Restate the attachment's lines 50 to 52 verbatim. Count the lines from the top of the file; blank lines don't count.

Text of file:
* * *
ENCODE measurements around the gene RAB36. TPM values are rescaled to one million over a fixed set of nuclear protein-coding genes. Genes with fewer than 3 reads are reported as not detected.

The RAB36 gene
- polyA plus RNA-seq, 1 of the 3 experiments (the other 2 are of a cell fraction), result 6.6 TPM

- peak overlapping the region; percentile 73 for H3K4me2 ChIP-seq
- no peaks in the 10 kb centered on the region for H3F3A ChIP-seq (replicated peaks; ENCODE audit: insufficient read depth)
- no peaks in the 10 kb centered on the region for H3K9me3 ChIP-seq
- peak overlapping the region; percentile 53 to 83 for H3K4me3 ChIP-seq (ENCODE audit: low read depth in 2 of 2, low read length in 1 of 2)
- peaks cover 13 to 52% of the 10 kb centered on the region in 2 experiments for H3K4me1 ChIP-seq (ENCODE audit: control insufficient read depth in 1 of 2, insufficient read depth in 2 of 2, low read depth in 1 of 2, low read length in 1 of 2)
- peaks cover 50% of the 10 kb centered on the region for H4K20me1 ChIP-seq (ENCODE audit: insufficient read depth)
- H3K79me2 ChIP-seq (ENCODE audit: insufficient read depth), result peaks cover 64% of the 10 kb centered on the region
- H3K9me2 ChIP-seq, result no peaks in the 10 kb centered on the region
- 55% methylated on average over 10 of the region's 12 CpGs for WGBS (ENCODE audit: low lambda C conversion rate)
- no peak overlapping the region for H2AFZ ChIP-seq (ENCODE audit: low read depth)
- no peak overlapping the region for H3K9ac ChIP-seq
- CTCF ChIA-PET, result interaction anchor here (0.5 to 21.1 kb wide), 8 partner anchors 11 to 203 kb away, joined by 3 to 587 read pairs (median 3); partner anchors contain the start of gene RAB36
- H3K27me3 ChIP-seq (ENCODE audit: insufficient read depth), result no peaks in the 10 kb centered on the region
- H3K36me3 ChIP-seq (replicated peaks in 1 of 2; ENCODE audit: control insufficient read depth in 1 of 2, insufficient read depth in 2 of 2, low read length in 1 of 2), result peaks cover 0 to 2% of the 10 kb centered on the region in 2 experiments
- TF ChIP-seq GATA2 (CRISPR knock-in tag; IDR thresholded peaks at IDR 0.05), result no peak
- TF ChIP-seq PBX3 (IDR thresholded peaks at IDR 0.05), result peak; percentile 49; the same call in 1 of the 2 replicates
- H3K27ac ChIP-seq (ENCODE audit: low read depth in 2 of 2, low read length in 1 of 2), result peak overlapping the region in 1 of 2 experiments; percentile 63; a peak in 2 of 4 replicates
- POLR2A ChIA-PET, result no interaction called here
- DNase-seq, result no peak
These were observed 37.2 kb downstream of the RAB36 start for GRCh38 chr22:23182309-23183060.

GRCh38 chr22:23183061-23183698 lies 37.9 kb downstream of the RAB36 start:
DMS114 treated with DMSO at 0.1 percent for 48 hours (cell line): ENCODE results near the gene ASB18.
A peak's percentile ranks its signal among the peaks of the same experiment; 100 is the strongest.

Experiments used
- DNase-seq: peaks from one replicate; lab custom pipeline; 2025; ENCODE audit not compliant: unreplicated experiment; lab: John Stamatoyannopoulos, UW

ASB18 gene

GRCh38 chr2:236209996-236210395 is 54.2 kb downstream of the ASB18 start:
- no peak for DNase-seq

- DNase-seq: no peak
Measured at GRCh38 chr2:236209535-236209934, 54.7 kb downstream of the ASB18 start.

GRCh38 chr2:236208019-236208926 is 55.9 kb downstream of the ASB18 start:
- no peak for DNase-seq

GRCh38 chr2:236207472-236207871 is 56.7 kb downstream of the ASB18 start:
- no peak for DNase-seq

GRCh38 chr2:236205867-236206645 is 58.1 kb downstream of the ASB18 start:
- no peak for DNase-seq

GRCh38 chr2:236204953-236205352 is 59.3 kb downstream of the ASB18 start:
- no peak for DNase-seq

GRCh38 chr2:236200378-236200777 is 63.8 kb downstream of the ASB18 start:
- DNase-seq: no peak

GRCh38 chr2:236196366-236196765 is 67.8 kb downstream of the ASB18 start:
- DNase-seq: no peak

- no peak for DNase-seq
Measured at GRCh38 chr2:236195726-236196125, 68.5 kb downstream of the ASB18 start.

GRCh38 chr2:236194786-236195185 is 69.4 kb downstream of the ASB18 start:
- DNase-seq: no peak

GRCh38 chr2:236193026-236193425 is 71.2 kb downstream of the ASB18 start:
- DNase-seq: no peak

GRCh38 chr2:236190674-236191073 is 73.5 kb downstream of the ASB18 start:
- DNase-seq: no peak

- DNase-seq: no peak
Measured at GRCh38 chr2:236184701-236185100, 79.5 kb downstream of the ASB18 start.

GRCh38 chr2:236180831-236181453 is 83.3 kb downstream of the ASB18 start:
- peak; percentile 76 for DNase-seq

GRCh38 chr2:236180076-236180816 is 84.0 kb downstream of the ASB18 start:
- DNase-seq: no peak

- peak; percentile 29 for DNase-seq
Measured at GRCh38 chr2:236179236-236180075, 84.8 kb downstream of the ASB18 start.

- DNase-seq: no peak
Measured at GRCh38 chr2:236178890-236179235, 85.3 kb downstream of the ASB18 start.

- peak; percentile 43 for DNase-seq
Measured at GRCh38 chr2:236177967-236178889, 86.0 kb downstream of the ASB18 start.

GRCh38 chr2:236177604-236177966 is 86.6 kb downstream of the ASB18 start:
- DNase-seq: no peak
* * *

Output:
GRCh38 chr2:236193026-236193425 is 71.2 kb downstream of the ASB18 start:
- DNase-seq: no peak

GRCh38 chr2:236190674-236191073 is 73.5 kb downstream of the ASB18 start: